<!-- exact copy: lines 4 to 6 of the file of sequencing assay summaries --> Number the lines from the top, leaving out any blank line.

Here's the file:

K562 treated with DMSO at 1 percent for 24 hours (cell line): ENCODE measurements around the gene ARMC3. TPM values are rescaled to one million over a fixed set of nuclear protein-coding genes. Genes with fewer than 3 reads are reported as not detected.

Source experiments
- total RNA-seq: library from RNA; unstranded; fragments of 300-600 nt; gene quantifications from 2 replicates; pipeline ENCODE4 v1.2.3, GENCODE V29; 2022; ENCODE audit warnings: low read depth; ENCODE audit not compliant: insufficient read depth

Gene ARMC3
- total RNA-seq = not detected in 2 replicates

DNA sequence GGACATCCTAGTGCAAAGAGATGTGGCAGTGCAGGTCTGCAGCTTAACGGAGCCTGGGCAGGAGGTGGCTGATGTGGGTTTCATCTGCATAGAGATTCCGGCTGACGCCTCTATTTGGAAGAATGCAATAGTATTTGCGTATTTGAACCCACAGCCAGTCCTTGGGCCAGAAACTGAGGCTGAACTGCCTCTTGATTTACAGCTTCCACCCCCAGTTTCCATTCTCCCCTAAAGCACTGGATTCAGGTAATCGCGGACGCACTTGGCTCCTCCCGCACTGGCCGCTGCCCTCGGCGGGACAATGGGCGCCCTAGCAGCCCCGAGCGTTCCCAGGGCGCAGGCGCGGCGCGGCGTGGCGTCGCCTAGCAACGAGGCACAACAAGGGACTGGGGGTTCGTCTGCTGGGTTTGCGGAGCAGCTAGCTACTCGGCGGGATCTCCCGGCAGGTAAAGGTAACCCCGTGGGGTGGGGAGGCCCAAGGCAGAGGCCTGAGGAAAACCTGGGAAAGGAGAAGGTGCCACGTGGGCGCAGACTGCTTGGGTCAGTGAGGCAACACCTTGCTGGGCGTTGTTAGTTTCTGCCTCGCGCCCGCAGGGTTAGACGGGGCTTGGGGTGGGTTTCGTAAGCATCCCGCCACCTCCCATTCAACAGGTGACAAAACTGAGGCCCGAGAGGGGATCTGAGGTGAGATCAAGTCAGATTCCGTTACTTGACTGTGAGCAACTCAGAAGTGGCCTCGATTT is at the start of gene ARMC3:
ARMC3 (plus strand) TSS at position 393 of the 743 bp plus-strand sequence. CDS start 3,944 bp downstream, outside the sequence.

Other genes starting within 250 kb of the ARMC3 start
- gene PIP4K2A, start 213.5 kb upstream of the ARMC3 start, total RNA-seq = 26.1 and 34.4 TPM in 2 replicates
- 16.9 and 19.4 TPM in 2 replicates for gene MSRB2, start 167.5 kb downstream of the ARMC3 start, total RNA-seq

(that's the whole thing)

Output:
Gene ARMC3
- total RNA-seq = not detected in 2 replicates

DNA sequence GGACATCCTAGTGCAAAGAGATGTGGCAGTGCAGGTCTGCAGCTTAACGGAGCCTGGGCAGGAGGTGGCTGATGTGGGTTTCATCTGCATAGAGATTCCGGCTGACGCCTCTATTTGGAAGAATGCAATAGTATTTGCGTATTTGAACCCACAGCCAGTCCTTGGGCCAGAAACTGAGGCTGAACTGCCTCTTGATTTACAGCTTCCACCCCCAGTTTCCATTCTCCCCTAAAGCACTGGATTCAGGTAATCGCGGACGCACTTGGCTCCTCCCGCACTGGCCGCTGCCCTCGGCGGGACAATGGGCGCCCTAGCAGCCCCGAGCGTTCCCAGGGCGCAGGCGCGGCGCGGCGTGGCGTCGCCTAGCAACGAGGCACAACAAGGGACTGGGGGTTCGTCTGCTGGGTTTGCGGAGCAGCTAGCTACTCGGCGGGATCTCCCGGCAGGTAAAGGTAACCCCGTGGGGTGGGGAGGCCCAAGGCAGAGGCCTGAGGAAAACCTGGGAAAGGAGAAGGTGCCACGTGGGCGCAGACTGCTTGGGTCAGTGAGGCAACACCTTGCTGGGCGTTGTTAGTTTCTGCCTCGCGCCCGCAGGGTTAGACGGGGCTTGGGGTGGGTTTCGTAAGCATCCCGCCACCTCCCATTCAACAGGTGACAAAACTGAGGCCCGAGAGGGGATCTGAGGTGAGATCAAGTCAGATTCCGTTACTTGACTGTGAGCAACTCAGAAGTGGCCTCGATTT is at the start of gene ARMC3: